I’m not a lawyer and I’m not a legislator, so I invite further scrutiny, commentary, and the advice that AB 2253 is an opportunity, after 10 years, for California physicians to be there for their patients. What are your ideas, how can we make this happen?

Now Reading: Why patients need access to their lab test results – lack of timely follow-up even with an EHR

This paper is really called “Notification of Abnormal Lab Test Results in an Electronic Medical Record: Do Any Safety Concerns Remain?” and it answers the question handily about whether safety concerns remain:

Yes, lots.

For me it also answers the question: Should patients and families have access to their lab test results?

Yes, lots.

The authors reviewed 4 key lab test results (HbA1c, HCV, TSH, and PSA) with wildly high or very significant values for a 6 month period in an institution with a modern electronic health record (Department of Veterans Affairs). They wanted to see if the EHR’s ability to give physicians/clinicians high-priority alerts in their work flow resulted in timely follow-up of these abnormal results.

The answer is, as previous studies have shown, about a 7 % (6.8) rate of lack of timely follow-up on significantly abnormal test results.

And again, no mention of the patient

With the confirmation again that EHRs and clinicians are not infallible with regard to transmitting important information to their patients – why are we depending on them solely as the safety net?

I am a fan of the researchers who continue to produce this excellent work, however, I find the following statements in the article lacking insight about solutions to these problems, which are serious:

Abnormal result follow-up, however, will occur only if electronic communication of test results (either through alerts or direct access of test result) is reviewed and acted upon by providers.

Problem with the above: patients are not included. If providers act and patients do not, then follow-up has not happened. We’re not treating lab results, we’re treating people.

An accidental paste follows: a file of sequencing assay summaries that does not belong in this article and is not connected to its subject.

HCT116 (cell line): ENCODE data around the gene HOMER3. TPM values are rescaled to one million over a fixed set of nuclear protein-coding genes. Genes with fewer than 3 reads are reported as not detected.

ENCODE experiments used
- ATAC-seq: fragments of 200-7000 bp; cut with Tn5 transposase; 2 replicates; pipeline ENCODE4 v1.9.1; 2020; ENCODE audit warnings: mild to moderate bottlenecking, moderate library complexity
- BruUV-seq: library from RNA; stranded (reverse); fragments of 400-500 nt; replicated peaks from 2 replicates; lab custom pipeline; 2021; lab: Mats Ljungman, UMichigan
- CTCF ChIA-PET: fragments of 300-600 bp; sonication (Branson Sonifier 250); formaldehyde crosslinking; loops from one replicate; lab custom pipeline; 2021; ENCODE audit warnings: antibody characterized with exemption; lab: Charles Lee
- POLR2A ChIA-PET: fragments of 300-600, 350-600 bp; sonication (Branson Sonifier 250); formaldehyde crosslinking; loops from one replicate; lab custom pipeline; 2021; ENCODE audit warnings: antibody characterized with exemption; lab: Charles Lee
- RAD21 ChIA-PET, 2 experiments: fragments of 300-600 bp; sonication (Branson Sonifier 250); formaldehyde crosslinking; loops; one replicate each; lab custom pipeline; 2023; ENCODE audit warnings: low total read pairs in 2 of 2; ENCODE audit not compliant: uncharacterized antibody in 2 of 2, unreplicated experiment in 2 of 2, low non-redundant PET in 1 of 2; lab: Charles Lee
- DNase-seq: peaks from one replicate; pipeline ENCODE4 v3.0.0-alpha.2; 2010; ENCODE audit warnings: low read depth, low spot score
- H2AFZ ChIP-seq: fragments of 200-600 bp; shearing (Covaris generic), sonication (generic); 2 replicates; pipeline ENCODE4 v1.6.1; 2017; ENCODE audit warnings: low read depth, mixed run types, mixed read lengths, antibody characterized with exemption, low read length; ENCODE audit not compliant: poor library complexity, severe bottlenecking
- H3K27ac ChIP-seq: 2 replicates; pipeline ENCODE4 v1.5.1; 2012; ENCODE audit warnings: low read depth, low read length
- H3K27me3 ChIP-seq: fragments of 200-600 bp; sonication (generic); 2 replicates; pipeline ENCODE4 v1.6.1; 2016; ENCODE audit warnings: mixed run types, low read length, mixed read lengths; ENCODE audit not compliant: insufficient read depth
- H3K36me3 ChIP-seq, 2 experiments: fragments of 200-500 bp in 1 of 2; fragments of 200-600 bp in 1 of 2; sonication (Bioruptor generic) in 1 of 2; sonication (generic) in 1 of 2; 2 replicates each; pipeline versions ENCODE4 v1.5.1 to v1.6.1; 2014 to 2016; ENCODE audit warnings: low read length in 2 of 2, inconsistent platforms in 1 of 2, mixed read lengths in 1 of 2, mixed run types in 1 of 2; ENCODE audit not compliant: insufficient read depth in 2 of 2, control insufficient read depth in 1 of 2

High-reliability tracking systems to monitor potential patient harm and outcomes are needed, which also should account for follow-up actions by providers.

Problem, again. Does patient and family access to their health data not add reliability, and shouldn’t they be involved in what harm and good outcomes are? They, patients and families, are not mentioned anywhere as a solution to this problem. This attitude contributes to a chasm between patients and the health care system, and it’s unnecessary.

Redundant tests, too

The researchers also found that 17% of the tests with alerts were actually duplicate/unnecessary, including tests where a diagnostic test for Hepatitis C was run again, even though Hepatitis C was confirmed and diagnosed via the same test previously.

Again, how can patients with access to their own information be a part of the solution to these problems? Many ways. Let them see their test results as close to the time of resulting as possible. Bring them in to the ordering process, before the result comes back. There’s this great quote from a recent New York Times blog post  (sent to me by fellow physician Jim Lewis, MD, at Kaiser Permanente) on this very issue:

Dr. Poston, an intensive care specialist, teaches medical students to begin educating patients about results even before the test is done. Patients should have realistic expectations about what results may or may not reveal, he tells students, and why some tests still take time to be analyzed. Not only will patient anxiety be somewhat alleviated, Dr. Poston said, but the role of the doctor as critical guide and partner in the patient’s care will be reinforced — even as a patient’s need to participate in decision-making will be supported.


Envisioning a world where patients didn’t need to see any of their health data, conversations with Peter Levin (@Pllevin) and Lygeia Ricciardi (@lygeia).

I recently walked and talked with Peter, the CTO of the Department of Veterans Affairs, and Lygeia, at Office of National Coordinator.

Both are not clinicians, not trained in the health professions, and at the same time heavily involved in bringing patients and families their own health data.

Why is it that our patients ask for this data and not the data about the performance metrics of the aircraft they fly on? It’s simple – because health care isn’t perfect and they (and we) know it. When we get to a place where health systems can reliably deliver information that’s easy to understand, that doesn’t create safety risks, I’m confident the ePatientDave’s and Regina Holliday’s of the world would put down their tweeters and paintbrushes. They’d say, “I don’t need to be bothered with this information, I trust you, you always get it right.” Until that day comes, they’d like to help out, fill in the gaps, save themselves, the people they love, and their society from unnecessary harm. And lots and lots of physicians are going to stand with them.

Incidentally, in the first quarter of 2012, 8,462,414 lab test results have been viewed online by patients at Kaiser Permanente using My Health Manager, a double digit increase from 2011, but who’s counting 🙂